Creative Code

This book includes guides and how to guides about Creative Code.

How To Guides

How To Guides

Setting Up a Git Repository

Git is a tool for versioning code. A git repository is a folder of files where changes made over time have been recorded. You might have encountered version control using software like Dropbox, Google Drive or Fusion360, all of which automatically keep records of changes to files. Git is designed specifically for versioning code, and is used ubiquitously in a professional software development context. If you've ever broken some code and wished you could go back to an earlier version, this is a classic use-case for git.

Git is distinct from Github, which is a website used to host and share git repositories, though the two are very often used together. Github is an extremely useful complement to git, which not only provides a smooth way to share and collaborate on code, but also allows free (!) hosting of websites via a service called Github Pages.

There are lots of great tutorials for using all of these tools, so this page is mostly a list of useful links with a broad description of principles.

Setting up Git on Your Computer

The first step is to download the git Command Line application -- there are versions for Windows, Mac and Linux. When interacting with git on a Mac or Linux computer, you will want to use the Terminal (sometimes called Shell, or Command Line on Linux). If you have a Windows computer, you will want to use Git Bash (the shell that you get when you download git) rather than Command Prompt for the tutorials linked below. (the reason for this is that Git Bash is a Unix-type shell, not a Windows shell -- the two have different sets of commands).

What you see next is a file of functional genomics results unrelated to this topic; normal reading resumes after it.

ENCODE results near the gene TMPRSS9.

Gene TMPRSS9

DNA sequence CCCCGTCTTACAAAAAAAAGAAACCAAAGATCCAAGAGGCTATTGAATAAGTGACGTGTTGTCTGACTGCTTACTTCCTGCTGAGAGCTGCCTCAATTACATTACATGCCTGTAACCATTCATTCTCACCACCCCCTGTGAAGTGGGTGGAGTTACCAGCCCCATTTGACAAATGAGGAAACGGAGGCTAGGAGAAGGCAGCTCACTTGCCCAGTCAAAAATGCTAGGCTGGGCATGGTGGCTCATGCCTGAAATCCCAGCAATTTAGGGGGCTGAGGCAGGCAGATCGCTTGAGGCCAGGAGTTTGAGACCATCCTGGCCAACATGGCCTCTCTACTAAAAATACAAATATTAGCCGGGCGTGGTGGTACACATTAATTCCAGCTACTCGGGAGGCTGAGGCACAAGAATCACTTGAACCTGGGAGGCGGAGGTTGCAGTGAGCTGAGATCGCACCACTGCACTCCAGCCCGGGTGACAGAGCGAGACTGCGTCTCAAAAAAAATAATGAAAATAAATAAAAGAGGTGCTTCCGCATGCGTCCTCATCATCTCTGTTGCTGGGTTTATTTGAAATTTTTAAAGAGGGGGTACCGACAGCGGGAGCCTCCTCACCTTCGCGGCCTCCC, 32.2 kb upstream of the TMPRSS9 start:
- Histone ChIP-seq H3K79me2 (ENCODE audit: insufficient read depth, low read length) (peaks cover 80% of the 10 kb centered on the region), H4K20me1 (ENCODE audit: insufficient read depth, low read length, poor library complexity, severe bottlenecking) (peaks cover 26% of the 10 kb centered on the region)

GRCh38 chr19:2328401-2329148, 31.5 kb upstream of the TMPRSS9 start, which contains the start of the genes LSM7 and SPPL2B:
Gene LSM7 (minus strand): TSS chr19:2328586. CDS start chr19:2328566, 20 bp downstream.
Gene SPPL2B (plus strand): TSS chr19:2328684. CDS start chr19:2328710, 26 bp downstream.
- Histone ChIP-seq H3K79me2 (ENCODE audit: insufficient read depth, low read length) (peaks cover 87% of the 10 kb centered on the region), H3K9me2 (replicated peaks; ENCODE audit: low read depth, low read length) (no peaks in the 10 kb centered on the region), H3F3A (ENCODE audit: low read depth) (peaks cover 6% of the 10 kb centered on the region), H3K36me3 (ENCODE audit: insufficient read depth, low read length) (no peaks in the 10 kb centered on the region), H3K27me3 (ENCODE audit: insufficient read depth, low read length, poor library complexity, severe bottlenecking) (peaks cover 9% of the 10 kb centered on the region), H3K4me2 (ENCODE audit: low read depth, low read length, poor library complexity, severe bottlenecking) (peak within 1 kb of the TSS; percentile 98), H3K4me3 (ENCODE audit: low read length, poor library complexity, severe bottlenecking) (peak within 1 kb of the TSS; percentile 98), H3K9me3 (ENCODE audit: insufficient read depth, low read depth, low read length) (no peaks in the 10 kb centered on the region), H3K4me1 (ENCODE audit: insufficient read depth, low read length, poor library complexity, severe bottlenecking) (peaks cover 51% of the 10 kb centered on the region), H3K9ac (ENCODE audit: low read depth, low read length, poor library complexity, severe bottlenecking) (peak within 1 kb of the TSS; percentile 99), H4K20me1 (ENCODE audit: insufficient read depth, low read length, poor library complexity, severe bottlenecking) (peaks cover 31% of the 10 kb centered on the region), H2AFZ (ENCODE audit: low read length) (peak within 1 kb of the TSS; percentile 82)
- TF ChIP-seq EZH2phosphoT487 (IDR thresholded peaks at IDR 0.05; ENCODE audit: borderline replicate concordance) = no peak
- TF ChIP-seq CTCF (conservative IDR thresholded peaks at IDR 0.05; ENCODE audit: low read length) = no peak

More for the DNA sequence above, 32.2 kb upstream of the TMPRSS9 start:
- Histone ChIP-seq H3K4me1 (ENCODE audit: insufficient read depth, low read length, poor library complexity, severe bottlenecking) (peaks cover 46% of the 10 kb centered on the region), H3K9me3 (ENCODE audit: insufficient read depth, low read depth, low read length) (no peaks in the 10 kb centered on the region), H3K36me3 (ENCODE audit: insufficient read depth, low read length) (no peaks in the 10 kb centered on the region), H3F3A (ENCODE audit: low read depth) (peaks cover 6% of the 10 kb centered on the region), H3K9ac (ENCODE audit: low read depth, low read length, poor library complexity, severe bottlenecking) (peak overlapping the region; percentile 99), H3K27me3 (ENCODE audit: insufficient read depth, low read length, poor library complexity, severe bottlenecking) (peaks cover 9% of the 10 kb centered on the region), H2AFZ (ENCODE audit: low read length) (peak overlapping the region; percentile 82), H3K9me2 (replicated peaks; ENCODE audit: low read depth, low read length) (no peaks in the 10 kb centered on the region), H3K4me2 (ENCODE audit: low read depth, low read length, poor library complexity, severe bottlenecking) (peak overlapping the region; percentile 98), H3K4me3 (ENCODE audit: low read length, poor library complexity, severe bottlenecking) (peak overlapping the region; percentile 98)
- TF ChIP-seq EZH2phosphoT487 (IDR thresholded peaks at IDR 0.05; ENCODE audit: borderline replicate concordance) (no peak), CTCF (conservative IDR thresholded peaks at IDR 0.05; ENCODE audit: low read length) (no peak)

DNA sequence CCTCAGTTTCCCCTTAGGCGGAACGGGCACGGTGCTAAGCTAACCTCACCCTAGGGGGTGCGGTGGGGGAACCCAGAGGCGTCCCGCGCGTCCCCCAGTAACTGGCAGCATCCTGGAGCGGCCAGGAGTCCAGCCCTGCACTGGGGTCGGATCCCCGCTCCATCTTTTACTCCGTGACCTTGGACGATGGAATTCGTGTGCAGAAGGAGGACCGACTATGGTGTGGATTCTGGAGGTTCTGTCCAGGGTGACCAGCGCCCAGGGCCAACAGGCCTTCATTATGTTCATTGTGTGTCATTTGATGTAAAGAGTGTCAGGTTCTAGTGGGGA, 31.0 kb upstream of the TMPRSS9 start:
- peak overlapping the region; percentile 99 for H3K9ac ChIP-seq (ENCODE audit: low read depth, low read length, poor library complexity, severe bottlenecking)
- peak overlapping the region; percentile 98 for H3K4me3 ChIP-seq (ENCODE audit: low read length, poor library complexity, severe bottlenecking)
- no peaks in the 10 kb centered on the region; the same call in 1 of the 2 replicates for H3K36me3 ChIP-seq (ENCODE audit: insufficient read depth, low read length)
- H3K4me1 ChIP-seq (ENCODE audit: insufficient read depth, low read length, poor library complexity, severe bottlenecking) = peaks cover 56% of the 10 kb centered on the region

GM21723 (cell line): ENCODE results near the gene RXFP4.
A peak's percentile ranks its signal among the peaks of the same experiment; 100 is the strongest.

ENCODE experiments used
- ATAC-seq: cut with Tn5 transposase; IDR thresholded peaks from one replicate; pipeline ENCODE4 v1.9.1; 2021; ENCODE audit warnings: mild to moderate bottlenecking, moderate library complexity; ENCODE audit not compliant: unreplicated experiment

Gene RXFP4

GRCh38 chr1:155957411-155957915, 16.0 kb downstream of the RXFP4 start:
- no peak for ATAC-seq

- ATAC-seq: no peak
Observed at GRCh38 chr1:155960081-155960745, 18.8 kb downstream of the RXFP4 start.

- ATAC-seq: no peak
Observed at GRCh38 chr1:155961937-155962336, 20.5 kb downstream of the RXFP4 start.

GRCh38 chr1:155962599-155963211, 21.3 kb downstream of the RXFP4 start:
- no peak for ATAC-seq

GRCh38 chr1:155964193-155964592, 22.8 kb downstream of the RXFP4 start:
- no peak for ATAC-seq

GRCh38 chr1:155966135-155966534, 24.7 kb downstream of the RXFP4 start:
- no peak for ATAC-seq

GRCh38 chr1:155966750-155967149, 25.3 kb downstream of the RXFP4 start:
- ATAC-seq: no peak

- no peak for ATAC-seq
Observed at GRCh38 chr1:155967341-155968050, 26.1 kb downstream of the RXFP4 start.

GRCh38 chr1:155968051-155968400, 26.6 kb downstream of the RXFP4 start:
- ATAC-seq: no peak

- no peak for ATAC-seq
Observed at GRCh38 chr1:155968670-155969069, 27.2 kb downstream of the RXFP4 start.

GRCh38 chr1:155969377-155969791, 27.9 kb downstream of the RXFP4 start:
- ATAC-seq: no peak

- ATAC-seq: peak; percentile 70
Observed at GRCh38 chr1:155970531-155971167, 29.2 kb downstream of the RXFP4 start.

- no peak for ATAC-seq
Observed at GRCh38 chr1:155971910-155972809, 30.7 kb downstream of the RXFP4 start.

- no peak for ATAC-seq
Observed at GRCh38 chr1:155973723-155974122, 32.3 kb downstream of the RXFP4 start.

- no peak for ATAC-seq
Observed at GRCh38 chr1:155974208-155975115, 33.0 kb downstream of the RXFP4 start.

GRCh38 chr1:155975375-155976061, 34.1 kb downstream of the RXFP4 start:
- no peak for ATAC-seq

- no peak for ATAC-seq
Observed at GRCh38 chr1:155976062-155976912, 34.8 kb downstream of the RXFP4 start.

Installing git on Windows will get you to go through mulitple setup stages: it's fine to just go with the default for each, though it's a good idea to set your default branch to 'main' when prompted.

It is possible to use git via a GUI (a graphical interface that you click on, as opposed to a Terminal interface), Github Desktop is probably the best of these. I'd recommend trying to use the terminal (Command Line) version if you can, though, as through doing so you get a much better understanding of the process.

Initial Setup

When we use Git on a new computer for the first time, we need to configure a few things so run the follow commands in the terminal to set your name and and UAL email address.

git config --global user.name "Your Name"
git config --global user.email "yourname@arts.ac.uk"

If you are unfamiliar with the terminal then we suggest using VScode and becoming familiar with its inbuilt terminal which has clear instructions for its use. For further information on the Git setup process read Getting Started with Git.

Making a local Git Repository

A 'git repository' is a folder full of versioned files that lives on your computer. To turn ANY directory (folder) into a git repository navigate to that diretory (see Navigating the Filesystem with the Unix Shell )

cd path/to/folder
mkdir new-repository
cd new-repository

Once you have a folder set up, and you have navigated to it, run the following command:

git init  

The creates a hidden folder calleed .git in the directory which contians the git repository.

Save changes to your local Git Repository

Run the following command to save any change to files in the current directory to the local got repository. 'git add' tells git to save all the changes you made. 'git commit -m "some message"' saves a note or comment to those changes.

git add . -- tells git you'd like to save *all* the changes you made
git commit -m "some message" -- versions files with a message

Connecting with remote Git repositories on git.arts.ac.uk

If you are linking a local Git repository to a repository on git.arts.ac.uk for the first time you will need to make a git.arts.ac.uk account, generate an SSH key, and save it to your git arts account using the following instructions: